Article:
Ideally, all these questions and possible permutations have been taken into account ahead of time, and plans B through G or H are already waiting to get put into action.

So, pick an option, and don’t look back. No matter what! Things are bad enough today without chancing being turned into a pillar of salt and never getting anywhere!

And, try to remember: no matter how tired, cranky, frustrated, upset, or borderline murderous we are feeling, that Cat 3 person has a very limited leave window with which to utilize space a travel (especially coordinating with 237 dependents!). Still serving, Cat 3 does not have the leisure to practically live in the *!~#!&@! terminal like we do, and absolutely deserves to take advantage of their higher priority whenever they can.

So, try to chill. Read a book, relax in the USO, commiserate with your fellow passengers, offer to help that poor harried Mom with the screaming kids instead of giving her the stink eye! And, when I’m stuck at Ramstein, I find it never hurts to wander over to KMCC, to the Wasgau, for something fluffy and flaky and chocolatey and creamy (preferably all whipped together in one luscious confection) to drown my sorrows.  Even when conditions are grave, chocolate and sugar are just the medicine to soothe the savage traveler in me.  Ahhhhhhhhhhhh…Yummmmmmmmmm!

Beyond the AMC Universe

While many Cat 6 travelers, including Lady Cat 6, live within easy driving distance of an AMC terminal, many more do not. So, how do those prospective travelers desiring the adventure of space a find opportunity?

There are a couple of possibilities:

  1.  Incorporate the journey to and from your nearest AMC terminal into your adventure (commercial flights, train rides, or driving), or,
  1. Look beyond the AMC universe for other likely sources of flights!

Today, we examine option #2.

There are several options for flights outside the world of AMC. Several Navy and Air Force (that’s right – not all Air Force bases are AMC), a few USMC, and various Air National Guard and Reserve bases throughout the nation offer space a flights – some on a regular basis, some more hit-and-miss. Several of these are linked on the official AMC Travel Website: http://www.amc.af.mil/amctravel/index.asp   located just below the list of AMC terminals. Take a look, and see if there is one near you! These terminals all have Facebook pages you can “like” to follow their schedules.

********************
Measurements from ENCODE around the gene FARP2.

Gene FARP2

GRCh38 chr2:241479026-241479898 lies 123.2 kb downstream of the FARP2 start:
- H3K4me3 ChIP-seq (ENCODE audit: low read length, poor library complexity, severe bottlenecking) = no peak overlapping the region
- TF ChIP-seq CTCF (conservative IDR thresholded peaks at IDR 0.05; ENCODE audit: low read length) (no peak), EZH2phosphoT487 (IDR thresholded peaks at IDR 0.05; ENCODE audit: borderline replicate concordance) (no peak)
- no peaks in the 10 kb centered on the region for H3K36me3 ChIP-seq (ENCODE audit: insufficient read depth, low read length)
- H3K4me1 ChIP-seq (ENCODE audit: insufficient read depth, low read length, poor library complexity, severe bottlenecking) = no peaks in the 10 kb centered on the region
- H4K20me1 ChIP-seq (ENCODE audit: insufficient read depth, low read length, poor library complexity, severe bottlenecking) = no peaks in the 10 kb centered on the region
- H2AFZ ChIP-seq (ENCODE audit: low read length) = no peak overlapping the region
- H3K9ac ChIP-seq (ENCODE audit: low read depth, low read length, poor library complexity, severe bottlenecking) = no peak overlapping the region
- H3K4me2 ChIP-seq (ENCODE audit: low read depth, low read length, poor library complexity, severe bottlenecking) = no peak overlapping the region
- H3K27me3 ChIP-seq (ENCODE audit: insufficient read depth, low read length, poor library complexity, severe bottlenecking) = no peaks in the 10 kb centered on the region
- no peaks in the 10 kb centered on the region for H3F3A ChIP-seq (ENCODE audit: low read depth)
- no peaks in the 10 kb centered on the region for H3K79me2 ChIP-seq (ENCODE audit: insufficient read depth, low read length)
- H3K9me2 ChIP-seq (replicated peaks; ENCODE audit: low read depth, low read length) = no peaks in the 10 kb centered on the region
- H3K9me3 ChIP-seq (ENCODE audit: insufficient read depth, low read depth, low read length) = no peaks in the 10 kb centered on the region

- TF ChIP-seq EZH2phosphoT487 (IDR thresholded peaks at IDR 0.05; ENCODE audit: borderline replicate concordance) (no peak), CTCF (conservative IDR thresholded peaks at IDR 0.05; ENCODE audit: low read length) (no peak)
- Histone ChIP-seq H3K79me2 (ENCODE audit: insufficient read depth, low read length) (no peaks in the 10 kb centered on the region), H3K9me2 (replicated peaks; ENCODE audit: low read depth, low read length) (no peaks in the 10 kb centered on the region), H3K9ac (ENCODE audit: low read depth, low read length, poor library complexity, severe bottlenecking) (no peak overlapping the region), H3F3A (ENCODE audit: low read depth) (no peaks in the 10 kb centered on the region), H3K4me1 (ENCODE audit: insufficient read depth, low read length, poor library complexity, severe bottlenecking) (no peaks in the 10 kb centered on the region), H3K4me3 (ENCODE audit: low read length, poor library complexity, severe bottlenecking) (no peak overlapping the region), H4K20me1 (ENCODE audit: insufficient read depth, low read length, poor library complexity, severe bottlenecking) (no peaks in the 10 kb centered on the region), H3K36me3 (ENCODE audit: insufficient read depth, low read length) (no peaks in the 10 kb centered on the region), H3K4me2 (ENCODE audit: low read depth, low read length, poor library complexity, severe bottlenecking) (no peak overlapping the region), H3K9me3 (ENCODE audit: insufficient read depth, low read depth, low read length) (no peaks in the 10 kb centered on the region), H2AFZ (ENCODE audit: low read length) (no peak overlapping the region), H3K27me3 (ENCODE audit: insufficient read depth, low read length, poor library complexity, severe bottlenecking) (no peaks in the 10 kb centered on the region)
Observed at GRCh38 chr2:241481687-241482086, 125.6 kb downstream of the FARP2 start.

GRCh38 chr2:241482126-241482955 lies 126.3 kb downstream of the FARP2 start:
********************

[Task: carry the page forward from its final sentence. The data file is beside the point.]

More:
Others take a bit of searching out.  If you know there is a Naval Air Station (NAS), a Marine Corps Air Station (MCAS), a Joint Reserve Base (JRB), or Air National Guard Base (ANG) near you, you can try Googling the name of the base, followed by “passenger terminal” or “space a”.

For example:  Googling “Mississippi Air National Guard space a” will lead you to a link to the home page of the 172nd Airlift Wing: http://www.172aw.ang.af.mil/spacea.asp with space a information, including their flight recording, passenger terminal personnel, sign up email address and other pertinent items.  Lady Cat 6 has seen planes from the 172nd on the tarmac at Hickam, in Hawaii, many times!

Another example: Googling “JRB Fort Worth space a” leads you to a link to their Facebook page, where you can see the upcoming flight projection and sign up procedures in the photo section: www.facebook.com/NASFortWorthJRB  CONUS locations, The Far East and sometimes Europe are possibilities.

Finally, Googling “Kaneohe Bay passenger terminal” leads to a link to the page of MCB Kaneohe Bay, with their information:

http://www.mcbhawaii.marines.mil/Units/SubordinateCommands/MarineCorpsAirStation/SpaceAvailableTravel/72HourSpaceAvailableSchedule.aspx  Flights go mostly to California, though some head the other way over the Pacific.

If you’re looking for a free source that lists multiple bases in one location, you can also consult sites like John Doyle’s http://www.spacea.net/usa-locations , http://www.baseops.net  or http://www.ujspaceainfo.com for more comprehensive information about which bases have flight opportunities, and how to contact them.